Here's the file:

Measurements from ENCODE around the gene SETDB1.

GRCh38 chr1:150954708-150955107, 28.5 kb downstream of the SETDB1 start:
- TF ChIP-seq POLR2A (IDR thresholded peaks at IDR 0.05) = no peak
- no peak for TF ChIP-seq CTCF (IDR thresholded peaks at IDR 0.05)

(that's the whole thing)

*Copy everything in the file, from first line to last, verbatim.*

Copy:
Measurements from ENCODE around the gene SETDB1.

GRCh38 chr1:150954708-150955107, 28.5 kb downstream of the SETDB1 start:
- TF ChIP-seq POLR2A (IDR thresholded peaks at IDR 0.05) = no peak
- no peak for TF ChIP-seq CTCF (IDR thresholded peaks at IDR 0.05)